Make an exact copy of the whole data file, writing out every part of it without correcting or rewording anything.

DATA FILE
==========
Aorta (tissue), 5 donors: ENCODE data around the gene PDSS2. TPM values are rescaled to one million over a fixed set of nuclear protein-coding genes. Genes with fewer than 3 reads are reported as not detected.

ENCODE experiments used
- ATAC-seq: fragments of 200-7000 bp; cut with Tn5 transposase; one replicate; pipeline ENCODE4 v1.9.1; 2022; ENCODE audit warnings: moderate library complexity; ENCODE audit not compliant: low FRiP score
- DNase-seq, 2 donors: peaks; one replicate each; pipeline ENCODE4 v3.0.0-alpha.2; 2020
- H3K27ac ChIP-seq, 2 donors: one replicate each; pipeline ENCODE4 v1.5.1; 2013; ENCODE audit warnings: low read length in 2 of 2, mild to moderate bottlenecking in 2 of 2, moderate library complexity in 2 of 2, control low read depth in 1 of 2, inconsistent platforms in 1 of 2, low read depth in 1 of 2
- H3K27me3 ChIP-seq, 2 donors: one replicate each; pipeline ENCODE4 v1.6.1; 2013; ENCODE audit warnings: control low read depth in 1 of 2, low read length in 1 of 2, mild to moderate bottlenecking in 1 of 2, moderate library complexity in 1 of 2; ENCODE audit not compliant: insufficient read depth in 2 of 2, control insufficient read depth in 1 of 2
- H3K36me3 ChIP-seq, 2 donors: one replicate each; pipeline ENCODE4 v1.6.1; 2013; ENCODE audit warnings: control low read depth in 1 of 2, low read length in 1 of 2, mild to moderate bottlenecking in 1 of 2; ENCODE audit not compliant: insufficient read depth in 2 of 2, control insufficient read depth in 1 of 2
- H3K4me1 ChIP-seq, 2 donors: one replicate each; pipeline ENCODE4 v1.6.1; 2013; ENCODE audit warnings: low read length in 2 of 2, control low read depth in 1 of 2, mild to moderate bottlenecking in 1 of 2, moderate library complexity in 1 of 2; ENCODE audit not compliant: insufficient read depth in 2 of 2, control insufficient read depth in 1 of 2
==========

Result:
Aorta (tissue), 5 donors: ENCODE data around the gene PDSS2. TPM values are rescaled to one million over a fixed set of nuclear protein-coding genes. Genes with fewer than 3 reads are reported as not detected.

ENCODE experiments used
- ATAC-seq: fragments of 200-7000 bp; cut with Tn5 transposase; one replicate; pipeline ENCODE4 v1.9.1; 2022; ENCODE audit warnings: moderate library complexity; ENCODE audit not compliant: low FRiP score
- DNase-seq, 2 donors: peaks; one replicate each; pipeline ENCODE4 v3.0.0-alpha.2; 2020
- H3K27ac ChIP-seq, 2 donors: one replicate each; pipeline ENCODE4 v1.5.1; 2013; ENCODE audit warnings: low read length in 2 of 2, mild to moderate bottlenecking in 2 of 2, moderate library complexity in 2 of 2, control low read depth in 1 of 2, inconsistent platforms in 1 of 2, low read depth in 1 of 2
- H3K27me3 ChIP-seq, 2 donors: one replicate each; pipeline ENCODE4 v1.6.1; 2013; ENCODE audit warnings: control low read depth in 1 of 2, low read length in 1 of 2, mild to moderate bottlenecking in 1 of 2, moderate library complexity in 1 of 2; ENCODE audit not compliant: insufficient read depth in 2 of 2, control insufficient read depth in 1 of 2
- H3K36me3 ChIP-seq, 2 donors: one replicate each; pipeline ENCODE4 v1.6.1; 2013; ENCODE audit warnings: control low read depth in 1 of 2, low read length in 1 of 2, mild to moderate bottlenecking in 1 of 2; ENCODE audit not compliant: insufficient read depth in 2 of 2, control insufficient read depth in 1 of 2
- H3K4me1 ChIP-seq, 2 donors: one replicate each; pipeline ENCODE4 v1.6.1; 2013; ENCODE audit warnings: low read length in 2 of 2, control low read depth in 1 of 2, mild to moderate bottlenecking in 1 of 2, moderate library complexity in 1 of 2; ENCODE audit not compliant: insufficient read depth in 2 of 2, control insufficient read depth in 1 of 2